Selection of suitable sub-models for improved confidence in lumped parameter internal ballistic codes
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Gun systems manufacturers, propellant manufacturers, ballisticians, and the users of gun systems heavily rely on interior ballistic simulations to describe projectile behavior from the initial point of propellant ignition until the projectile leaves the gun muzzle. The simulation of interior ballistics plays a significant role in optimizing the overall ballistic system, control changes, associated cost, and the minimization of related risks. One of the most commonly used models to simulate the interior ballistic cycle is the lumped parameter model for interior ballistics. The North Atlantic Treaty Organization (NATO) has standardized a lumped parameter model that is known as STANAG 4367 (Moreno, 2009). However, during work routines, it is noticed that when the lumped parameter model of STANAG 4367 is used to simulate a 155 mm artillery system, it predicts the muzzle velocity and maximum chamber pressure of 155 mm artillery system with relatively high deviation. The problem is found to be with the heat transfer model of STANAG 4367. The primary aim of this research is to find a better alternative to the heat transfer model of STANAG 4367 that is more suitable for simulating a 155 mm artillery system. This research also aims to develop a practical interior ballistic simulation program to be used in different applications of interior ballistics. It also aims to provide guidelines for interior ballistic simulation procedures when the ballistic system has a constant or variable gun wall thickness.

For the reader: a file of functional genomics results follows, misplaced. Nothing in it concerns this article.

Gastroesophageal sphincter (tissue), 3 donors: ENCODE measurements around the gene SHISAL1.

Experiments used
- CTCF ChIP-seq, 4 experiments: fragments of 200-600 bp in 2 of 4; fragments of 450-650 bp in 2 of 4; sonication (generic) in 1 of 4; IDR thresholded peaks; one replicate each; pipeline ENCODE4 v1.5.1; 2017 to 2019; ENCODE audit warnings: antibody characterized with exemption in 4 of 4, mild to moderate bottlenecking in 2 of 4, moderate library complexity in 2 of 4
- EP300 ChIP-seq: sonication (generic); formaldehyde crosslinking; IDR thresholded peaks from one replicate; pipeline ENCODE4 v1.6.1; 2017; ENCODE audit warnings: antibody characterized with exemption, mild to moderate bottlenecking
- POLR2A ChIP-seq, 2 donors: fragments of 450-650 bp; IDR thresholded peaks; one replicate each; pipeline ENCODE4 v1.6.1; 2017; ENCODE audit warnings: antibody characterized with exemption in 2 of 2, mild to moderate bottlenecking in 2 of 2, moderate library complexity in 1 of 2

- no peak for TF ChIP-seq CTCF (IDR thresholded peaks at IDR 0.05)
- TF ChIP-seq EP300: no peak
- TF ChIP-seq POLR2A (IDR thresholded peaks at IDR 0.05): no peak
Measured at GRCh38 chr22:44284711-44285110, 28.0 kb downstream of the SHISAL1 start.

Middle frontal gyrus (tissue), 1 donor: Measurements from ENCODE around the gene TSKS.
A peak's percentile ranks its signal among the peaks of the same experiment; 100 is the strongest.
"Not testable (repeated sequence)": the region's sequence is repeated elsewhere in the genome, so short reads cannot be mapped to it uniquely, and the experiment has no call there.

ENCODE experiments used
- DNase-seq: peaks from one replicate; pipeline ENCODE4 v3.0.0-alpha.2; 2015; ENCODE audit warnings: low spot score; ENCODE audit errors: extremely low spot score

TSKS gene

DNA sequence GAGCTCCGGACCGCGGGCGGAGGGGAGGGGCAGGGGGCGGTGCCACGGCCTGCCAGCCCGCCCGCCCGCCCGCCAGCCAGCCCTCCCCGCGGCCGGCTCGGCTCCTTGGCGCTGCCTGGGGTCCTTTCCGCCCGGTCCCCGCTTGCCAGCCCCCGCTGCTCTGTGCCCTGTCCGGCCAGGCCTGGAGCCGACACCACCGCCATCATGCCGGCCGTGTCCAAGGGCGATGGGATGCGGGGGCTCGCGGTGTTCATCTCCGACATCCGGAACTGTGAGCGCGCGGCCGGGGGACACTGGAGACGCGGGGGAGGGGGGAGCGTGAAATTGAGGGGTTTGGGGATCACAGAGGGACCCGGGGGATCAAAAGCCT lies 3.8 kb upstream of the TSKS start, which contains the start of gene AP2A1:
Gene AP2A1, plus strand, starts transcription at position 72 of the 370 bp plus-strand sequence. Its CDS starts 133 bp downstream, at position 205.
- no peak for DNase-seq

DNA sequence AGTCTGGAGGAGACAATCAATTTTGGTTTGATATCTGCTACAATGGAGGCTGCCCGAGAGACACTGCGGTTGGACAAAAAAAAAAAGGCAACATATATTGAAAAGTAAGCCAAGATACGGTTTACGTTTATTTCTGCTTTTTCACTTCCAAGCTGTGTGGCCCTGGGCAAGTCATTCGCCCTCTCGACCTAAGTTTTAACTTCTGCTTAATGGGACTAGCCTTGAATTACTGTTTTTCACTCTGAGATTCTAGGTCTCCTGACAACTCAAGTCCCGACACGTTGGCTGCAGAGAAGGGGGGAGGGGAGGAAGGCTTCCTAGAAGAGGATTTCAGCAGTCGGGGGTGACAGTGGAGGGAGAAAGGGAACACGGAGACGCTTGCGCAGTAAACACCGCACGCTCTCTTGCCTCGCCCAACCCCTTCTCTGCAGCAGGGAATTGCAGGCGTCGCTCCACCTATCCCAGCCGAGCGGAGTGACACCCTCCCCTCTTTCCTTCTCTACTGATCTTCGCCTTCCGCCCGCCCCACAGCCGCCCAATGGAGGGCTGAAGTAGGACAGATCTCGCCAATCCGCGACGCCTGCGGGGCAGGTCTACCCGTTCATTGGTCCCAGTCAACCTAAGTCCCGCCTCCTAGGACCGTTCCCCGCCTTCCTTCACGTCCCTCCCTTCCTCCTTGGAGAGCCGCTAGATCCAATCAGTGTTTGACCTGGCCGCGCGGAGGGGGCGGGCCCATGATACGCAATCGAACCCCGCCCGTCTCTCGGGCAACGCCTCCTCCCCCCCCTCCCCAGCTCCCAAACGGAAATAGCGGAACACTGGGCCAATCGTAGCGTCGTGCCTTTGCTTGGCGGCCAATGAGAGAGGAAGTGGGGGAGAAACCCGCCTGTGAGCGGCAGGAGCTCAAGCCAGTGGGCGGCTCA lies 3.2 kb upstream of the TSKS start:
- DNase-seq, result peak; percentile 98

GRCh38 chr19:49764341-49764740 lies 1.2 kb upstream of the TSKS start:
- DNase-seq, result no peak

- Engineering